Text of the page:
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Have Shovel, Will Skate!

Aug. 17, 2010
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Wednesday, August 4th brought a group of approximately 30-plus skateboarders from all walks of life carrying buckets and shovels to the site that formerly housed the world-famous Turf Skatepark, located near the Loomis Road exit off of I-894. 


The motley crew, inspired by word-of-mouth that quickly spread through the skateboarding community, gathered and removed chunks of concrete and gravel from the mini lipslide gulley, a four-foot deep concrete pool. The bowls had been filled in and covered with cement when street-style skating became popular, but the business didn't survive much longer, and the lot was sold in 1996. For a few hours, it was a skater's paradise.


"We dug that thing out in 8 hours," says Mike Schmidt, who grew up skating the park. 


"Eventually our crew got so big that we had one person on one side, one person in the bowl, both digging. It was super camaraderie and teamwork," says Jesse Geboy, another former Turf frequenter. 


The police, upon hearing of the goings-on at the site (It's speculated this was due to a report on the 10:00 WITI-TV Channel 6 News), showed up and put a halt to the operation.   


"I think it started out with the main goal of just to skate it one more time," Schmidt explains. Now, that goal has broadened. The skaters want their park back. Having received an enthusiastic response from current and former skaters as well as locals and people worldwide who have never even set foot on the property, it might just happen. 


According to John Gonzales, a former Turf frequenter and creator of the Milwaukee Skateboard Association (an organization designed to help resurrect the park), the Turf's indoor/outdoor park, made possible by "retractable walls, similar to garage doors, built around the skating area," allowed the Turf to host skateboarders year-round. The five bowls, all of differing sizes, depths, and terrains, "were so various that if you could ride the Turf, you could ride anywhere," says Jerome Urbaniak, an employee from 1988 to 1991 at the pro shop housed on the property (which sold skateboard-related gear).


The Turf had great draw for big-name skaters from all over the country. 


"It was the Mecca to come to," says Urbaniak. "You had parks in California at the time, but the big one that was there—that all the pros ride—was upland, and that got dozed, and all that was really left that was a good, good pro park was the Turf. Nation-wide. It was the place, period."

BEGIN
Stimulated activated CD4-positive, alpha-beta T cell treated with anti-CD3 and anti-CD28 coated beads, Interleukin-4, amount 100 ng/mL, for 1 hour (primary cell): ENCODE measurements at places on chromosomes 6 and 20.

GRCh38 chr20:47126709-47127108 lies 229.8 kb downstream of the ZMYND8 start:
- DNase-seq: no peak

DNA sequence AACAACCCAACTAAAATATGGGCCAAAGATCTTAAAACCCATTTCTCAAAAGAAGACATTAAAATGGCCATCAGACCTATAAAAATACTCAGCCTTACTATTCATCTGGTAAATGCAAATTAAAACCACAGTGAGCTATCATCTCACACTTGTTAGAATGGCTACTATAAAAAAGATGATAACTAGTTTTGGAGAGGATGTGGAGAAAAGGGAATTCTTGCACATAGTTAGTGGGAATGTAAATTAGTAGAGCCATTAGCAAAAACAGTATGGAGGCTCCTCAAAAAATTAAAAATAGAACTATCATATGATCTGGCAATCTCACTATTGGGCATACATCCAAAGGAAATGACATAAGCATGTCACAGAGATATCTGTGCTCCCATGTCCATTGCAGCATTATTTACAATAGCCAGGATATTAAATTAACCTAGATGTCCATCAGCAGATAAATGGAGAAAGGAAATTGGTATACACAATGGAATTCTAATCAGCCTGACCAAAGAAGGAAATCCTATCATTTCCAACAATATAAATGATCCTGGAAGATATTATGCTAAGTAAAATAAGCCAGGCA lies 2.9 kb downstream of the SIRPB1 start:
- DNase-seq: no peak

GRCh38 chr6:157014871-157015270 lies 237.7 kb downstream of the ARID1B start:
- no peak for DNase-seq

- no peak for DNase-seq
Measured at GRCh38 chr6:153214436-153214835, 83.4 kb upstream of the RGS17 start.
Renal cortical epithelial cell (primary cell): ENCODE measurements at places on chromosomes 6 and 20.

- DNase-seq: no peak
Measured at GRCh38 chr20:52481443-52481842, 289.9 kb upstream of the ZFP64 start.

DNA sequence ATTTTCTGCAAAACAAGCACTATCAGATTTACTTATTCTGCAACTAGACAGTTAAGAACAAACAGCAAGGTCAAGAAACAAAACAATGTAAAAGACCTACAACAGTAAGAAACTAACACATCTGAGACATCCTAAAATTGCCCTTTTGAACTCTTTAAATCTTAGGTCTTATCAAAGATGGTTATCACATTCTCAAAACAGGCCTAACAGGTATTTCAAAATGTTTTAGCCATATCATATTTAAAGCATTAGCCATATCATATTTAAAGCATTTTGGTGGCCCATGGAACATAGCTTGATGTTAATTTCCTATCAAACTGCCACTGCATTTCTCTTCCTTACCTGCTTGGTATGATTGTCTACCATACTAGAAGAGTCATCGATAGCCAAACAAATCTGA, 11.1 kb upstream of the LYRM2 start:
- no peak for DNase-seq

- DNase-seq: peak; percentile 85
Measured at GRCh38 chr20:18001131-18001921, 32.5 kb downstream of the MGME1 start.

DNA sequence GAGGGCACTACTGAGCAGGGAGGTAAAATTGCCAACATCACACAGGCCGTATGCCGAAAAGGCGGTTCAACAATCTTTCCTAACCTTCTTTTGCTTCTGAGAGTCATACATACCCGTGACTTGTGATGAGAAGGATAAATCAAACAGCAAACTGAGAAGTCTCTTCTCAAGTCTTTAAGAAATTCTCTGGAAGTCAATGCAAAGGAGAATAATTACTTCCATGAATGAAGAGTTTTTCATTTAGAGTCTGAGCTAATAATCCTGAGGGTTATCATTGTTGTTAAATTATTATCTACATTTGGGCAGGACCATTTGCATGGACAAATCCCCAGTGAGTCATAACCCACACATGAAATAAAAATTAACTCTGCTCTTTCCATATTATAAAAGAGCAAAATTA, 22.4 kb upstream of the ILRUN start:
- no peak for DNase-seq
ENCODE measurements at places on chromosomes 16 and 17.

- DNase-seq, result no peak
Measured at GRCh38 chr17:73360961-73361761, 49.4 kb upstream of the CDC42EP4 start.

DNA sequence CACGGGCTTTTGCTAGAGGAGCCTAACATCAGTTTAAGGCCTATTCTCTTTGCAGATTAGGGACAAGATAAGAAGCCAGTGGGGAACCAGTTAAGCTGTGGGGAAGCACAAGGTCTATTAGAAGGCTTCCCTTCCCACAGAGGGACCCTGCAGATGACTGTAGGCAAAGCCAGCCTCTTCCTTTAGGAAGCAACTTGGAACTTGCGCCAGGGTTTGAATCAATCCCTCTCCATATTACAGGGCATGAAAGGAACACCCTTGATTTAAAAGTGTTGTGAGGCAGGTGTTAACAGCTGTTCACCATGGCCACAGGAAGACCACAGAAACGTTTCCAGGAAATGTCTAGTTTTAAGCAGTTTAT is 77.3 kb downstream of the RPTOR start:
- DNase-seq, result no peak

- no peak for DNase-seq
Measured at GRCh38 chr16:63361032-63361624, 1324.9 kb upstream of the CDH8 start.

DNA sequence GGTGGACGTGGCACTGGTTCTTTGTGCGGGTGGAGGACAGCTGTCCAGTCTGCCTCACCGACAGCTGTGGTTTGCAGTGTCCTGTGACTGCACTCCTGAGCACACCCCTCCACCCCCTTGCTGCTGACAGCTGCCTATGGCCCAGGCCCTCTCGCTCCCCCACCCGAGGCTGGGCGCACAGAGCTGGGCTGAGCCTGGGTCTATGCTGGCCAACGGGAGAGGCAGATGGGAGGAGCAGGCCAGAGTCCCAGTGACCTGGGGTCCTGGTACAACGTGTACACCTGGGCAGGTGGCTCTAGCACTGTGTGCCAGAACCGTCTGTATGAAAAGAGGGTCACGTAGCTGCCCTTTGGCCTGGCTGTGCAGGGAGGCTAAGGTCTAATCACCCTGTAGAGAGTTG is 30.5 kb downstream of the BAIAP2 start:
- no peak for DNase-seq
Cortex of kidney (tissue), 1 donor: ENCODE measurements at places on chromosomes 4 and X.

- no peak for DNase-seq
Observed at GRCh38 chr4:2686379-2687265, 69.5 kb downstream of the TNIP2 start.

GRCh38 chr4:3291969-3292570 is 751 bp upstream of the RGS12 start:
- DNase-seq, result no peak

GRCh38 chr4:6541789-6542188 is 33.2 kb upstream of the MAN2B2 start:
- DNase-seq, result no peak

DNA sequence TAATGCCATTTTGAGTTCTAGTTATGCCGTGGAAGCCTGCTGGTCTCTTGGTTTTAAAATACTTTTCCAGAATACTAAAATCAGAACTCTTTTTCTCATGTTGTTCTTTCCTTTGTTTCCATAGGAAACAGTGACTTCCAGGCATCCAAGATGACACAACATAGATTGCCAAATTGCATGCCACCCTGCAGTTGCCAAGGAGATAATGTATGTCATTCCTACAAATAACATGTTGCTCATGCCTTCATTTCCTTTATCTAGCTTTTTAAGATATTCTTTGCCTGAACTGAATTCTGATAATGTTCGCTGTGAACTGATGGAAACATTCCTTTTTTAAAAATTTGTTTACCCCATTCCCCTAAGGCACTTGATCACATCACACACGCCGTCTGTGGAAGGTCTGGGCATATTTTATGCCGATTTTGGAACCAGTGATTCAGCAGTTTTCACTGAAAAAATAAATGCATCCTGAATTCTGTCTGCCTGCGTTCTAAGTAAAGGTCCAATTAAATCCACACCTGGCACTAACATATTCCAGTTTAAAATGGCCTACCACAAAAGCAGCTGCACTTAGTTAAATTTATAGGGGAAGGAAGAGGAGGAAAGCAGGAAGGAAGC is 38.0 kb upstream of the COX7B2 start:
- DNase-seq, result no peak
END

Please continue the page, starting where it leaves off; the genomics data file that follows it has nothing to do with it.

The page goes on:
Members of the Bones Brigade (the Powell Peralta skateboard company team that included legends such as Tony Hawk, Steve Caballero, Lance Mountain, and Mike Vallely), the Santa Cruz team (a group that included Jason Jesse, Steve Alba, Christian Hosoi, Natas Kaupas, Duane Peters, Tony Alva, Ray Barbee, and Chris Miller), and numerous other skateboard royalty were known to travel to the park. 


"If the Turf were to come back again, it would be forever, because skateboarding is now far more accepted," Urbaniak says. "The park would generate revenue. It would bring people to the city of Milwaukee, with skateboarding being as popular as it is today.” He adds, “There are guys out there with five million dollar shoe contracts for skateboarding. You've got Fuel TV (a channel devoted to skateboarding, BMX bikes, surfing, and the like); Tony Hawk making appearances on children's television shows ‘The Suite Life of Zack and Cody’ and ‘Yo Gabba Gabba’. It just has such a wide public acceptance now as compared to when I was growing up in the early- to mid- '90s.”


Gonzales, who has worked on a skateboard camp for kids four years in a row, says, "With skateboarding, when another guy and I are both learning a new trick, I want to push him so he does a better job. With any other sport, I'd want to beat him. If he skates better than I do, I'm glad because I'm going to watch him and learn from him and do it just like him." 


According to Emlynn Grisar, WisDOT Southeast Region Communications Manager, in a letter posted on the "Save the Turf" website, “The land the former skatepark was located upon was purchased to accommodate a new westbound I 894 off-ramp to northbound Loomis Road. It will be used as a staging area during the important Mitchell Interchange core reconstruction contract, slated to begin this fall. Following the construction project’s completion, WisDOT will turn the excess land over to the city of Greenfield, per a memorandum of understanding. The final disposition of the parcel will be decided by the city at that time.”


 For more information visit www.savetheturf.com


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